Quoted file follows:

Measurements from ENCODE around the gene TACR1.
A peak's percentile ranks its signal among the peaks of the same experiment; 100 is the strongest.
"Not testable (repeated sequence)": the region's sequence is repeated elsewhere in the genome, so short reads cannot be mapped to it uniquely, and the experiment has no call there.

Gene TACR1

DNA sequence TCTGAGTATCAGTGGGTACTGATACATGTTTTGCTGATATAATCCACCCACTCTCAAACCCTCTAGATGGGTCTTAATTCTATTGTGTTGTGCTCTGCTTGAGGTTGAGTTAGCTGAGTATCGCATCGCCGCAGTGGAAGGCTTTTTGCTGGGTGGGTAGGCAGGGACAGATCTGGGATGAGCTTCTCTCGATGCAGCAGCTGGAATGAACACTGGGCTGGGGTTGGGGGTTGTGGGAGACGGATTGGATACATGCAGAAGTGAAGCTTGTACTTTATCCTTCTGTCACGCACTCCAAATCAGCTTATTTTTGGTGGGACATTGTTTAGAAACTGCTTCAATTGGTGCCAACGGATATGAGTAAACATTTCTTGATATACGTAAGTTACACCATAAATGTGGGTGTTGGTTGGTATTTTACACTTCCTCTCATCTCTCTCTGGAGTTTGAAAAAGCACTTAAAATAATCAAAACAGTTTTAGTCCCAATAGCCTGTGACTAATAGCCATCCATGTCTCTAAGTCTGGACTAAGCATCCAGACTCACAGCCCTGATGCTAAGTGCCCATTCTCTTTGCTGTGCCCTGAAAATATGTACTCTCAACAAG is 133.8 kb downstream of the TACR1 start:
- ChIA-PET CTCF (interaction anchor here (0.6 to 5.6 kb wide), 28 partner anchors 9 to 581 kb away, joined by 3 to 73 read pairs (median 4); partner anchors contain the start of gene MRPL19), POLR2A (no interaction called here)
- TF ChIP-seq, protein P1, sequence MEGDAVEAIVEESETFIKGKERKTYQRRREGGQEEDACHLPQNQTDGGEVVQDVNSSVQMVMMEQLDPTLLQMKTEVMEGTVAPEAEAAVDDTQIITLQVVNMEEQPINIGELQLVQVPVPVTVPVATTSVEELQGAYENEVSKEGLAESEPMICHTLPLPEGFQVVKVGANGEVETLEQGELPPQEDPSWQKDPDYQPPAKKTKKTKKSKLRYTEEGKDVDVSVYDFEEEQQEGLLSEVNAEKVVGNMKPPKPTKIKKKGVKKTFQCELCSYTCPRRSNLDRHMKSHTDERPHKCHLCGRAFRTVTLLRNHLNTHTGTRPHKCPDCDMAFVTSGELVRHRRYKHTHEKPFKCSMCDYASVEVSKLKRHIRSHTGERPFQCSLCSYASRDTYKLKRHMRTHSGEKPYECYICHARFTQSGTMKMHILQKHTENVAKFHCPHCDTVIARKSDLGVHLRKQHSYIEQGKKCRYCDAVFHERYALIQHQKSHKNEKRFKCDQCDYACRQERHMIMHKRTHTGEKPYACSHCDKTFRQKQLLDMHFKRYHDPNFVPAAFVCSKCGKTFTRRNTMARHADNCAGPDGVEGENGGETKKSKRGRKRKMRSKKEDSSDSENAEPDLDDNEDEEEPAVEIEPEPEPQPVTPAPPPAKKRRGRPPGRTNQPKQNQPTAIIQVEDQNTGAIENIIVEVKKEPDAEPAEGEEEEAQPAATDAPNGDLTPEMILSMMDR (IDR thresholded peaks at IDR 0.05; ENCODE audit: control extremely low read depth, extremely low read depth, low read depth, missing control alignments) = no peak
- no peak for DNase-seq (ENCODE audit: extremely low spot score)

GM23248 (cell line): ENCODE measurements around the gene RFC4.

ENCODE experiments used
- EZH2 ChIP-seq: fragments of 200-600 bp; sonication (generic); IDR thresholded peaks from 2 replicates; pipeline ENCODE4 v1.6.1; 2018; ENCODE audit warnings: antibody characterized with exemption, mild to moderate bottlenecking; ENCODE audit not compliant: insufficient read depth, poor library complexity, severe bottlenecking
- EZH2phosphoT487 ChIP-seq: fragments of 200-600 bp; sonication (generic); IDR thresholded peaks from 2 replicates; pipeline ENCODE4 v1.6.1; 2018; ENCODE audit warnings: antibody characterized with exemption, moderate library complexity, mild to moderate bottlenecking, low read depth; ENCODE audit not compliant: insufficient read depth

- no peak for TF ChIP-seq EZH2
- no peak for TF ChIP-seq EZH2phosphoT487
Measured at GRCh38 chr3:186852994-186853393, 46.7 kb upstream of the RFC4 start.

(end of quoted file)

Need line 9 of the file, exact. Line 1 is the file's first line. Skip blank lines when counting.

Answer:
GM23248 (cell line): ENCODE measurements around the gene RFC4.